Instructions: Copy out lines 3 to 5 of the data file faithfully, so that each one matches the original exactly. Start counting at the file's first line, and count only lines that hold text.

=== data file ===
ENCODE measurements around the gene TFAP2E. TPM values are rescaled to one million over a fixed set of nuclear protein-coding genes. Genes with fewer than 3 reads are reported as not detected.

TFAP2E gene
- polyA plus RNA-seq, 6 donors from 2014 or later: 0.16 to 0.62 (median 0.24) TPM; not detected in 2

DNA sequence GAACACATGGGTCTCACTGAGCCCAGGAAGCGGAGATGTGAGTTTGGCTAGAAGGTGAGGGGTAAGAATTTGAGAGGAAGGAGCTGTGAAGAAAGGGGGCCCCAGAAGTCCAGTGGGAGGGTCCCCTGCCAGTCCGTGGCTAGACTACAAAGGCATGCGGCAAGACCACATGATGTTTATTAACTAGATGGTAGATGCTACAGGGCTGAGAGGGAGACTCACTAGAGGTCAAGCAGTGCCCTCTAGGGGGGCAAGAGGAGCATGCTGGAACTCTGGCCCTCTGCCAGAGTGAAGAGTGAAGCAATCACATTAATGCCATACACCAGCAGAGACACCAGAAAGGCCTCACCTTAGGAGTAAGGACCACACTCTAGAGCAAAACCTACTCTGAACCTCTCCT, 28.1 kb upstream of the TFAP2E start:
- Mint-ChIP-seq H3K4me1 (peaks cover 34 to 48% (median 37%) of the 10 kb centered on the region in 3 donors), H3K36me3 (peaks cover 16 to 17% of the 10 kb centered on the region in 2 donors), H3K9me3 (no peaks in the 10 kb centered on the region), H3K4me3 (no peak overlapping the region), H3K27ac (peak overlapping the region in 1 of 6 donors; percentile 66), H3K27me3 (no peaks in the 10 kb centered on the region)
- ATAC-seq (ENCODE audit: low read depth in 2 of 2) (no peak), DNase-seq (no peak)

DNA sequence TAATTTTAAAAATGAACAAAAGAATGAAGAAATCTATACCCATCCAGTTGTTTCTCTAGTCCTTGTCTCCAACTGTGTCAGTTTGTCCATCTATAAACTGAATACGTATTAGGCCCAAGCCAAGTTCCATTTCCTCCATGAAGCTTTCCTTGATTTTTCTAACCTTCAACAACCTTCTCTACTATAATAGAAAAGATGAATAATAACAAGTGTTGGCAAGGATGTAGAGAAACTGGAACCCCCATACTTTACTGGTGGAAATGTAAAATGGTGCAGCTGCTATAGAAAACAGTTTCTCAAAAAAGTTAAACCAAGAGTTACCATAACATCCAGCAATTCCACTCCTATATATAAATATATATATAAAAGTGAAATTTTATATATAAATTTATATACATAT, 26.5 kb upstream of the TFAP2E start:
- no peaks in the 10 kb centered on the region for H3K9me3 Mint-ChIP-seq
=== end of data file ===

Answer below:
- polyA plus RNA-seq, 6 donors from 2014 or later: 0.16 to 0.62 (median 0.24) TPM; not detected in 2

DNA sequence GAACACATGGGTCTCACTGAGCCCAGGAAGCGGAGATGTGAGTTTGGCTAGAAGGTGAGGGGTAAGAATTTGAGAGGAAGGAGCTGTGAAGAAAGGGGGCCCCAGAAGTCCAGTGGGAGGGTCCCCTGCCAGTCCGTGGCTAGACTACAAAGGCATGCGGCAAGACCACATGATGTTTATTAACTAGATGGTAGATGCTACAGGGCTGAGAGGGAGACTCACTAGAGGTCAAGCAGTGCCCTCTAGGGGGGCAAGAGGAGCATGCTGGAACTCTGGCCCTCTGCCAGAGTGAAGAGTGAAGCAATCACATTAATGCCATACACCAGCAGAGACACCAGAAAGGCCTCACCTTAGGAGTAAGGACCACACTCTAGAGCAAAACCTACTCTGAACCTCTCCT, 28.1 kb upstream of the TFAP2E start:
- Mint-ChIP-seq H3K4me1 (peaks cover 34 to 48% (median 37%) of the 10 kb centered on the region in 3 donors), H3K36me3 (peaks cover 16 to 17% of the 10 kb centered on the region in 2 donors), H3K9me3 (no peaks in the 10 kb centered on the region), H3K4me3 (no peak overlapping the region), H3K27ac (peak overlapping the region in 1 of 6 donors; percentile 66), H3K27me3 (no peaks in the 10 kb centered on the region)